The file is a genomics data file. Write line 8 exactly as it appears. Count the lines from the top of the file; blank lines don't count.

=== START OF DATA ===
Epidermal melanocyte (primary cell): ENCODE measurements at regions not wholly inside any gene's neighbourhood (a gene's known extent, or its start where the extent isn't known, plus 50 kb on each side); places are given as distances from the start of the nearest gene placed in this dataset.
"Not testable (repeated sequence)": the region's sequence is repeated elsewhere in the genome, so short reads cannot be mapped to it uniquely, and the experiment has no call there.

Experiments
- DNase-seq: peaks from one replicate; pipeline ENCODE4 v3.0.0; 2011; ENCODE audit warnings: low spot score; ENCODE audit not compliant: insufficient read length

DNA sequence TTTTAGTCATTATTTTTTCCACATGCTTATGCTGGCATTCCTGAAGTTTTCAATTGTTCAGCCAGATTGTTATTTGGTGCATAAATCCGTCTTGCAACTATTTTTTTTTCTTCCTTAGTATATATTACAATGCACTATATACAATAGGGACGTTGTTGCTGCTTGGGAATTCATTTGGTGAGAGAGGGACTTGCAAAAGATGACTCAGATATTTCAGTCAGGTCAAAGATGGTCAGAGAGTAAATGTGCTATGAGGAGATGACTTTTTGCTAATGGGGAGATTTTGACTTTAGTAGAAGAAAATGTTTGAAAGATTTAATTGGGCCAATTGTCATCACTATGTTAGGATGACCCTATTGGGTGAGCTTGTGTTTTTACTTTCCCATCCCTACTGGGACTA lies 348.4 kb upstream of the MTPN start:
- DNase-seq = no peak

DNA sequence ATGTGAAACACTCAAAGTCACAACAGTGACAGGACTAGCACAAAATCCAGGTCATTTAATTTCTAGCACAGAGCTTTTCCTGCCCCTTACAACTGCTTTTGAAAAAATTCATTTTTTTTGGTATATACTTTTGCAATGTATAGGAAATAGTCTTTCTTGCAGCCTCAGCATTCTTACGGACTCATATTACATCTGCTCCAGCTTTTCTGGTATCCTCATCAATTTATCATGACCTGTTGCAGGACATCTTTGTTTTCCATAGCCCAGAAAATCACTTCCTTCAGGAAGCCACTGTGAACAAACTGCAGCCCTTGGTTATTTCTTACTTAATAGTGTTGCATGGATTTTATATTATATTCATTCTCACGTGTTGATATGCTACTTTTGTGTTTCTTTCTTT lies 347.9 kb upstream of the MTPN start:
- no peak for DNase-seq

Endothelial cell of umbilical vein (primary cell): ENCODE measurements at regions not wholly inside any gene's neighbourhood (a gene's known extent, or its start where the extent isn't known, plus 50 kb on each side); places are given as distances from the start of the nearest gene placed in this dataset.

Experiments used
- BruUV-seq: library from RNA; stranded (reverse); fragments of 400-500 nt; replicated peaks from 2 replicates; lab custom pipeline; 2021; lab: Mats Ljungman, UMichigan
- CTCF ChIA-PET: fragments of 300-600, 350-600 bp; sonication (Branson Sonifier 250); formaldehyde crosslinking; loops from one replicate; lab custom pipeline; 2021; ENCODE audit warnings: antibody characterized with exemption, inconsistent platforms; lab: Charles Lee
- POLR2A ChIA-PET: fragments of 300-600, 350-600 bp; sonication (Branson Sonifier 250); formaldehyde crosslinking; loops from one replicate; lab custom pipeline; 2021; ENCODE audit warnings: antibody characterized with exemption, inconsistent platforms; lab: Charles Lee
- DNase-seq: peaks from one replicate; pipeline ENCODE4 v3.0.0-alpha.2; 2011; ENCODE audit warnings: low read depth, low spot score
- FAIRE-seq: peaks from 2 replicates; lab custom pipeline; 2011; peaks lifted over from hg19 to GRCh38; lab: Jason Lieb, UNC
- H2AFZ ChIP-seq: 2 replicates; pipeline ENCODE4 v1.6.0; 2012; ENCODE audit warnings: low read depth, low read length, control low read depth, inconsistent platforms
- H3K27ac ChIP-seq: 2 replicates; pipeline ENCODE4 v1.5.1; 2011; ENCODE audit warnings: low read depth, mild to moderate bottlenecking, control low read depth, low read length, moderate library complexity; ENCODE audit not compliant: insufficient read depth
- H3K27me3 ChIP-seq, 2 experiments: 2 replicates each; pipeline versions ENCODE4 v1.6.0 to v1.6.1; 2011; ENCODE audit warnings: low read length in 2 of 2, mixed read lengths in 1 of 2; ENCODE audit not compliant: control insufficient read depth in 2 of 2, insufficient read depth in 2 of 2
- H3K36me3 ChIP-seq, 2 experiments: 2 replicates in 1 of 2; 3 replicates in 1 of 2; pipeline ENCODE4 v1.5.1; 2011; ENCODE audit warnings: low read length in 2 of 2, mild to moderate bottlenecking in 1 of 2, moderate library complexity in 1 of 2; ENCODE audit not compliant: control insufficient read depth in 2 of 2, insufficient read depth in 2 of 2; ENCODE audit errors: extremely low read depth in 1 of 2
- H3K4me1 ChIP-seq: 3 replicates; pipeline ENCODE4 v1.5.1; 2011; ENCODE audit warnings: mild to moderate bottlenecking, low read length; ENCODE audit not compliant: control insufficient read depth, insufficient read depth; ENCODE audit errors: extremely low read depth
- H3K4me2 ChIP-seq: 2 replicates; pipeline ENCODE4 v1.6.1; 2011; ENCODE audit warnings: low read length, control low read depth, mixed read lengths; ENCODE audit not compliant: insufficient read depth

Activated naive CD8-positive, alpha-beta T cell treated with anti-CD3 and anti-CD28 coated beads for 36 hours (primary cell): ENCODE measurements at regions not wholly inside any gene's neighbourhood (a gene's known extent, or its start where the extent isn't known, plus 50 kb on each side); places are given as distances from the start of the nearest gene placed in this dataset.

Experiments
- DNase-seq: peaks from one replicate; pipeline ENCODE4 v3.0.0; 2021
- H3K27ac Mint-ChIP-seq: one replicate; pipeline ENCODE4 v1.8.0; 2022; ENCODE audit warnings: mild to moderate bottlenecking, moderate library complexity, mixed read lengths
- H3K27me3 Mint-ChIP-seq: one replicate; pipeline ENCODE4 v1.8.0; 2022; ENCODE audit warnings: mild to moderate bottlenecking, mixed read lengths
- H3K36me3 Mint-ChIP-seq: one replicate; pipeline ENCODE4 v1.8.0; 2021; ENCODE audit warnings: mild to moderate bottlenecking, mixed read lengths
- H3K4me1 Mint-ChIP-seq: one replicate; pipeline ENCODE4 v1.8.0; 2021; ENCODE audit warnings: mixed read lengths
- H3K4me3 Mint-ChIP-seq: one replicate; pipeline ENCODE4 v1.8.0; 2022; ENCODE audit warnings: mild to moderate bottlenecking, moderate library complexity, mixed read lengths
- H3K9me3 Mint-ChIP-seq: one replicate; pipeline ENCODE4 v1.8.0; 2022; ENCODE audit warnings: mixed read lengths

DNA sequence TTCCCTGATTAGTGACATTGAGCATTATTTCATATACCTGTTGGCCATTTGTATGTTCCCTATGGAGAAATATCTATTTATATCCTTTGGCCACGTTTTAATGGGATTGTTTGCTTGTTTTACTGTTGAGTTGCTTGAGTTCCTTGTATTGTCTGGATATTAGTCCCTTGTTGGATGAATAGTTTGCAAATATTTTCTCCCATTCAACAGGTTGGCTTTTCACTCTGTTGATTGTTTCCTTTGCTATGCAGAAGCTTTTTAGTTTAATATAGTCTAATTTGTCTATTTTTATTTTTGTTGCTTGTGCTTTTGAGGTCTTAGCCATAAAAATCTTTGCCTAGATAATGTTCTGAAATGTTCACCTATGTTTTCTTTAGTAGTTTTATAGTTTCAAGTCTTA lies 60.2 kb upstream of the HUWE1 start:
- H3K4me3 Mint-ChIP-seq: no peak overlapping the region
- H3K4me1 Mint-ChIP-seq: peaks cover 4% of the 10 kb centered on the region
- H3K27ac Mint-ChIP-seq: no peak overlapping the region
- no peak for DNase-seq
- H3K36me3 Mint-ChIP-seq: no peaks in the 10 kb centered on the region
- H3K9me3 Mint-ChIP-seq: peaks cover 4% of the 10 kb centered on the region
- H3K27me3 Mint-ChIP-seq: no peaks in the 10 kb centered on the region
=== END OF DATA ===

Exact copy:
- no peak for DNase-seq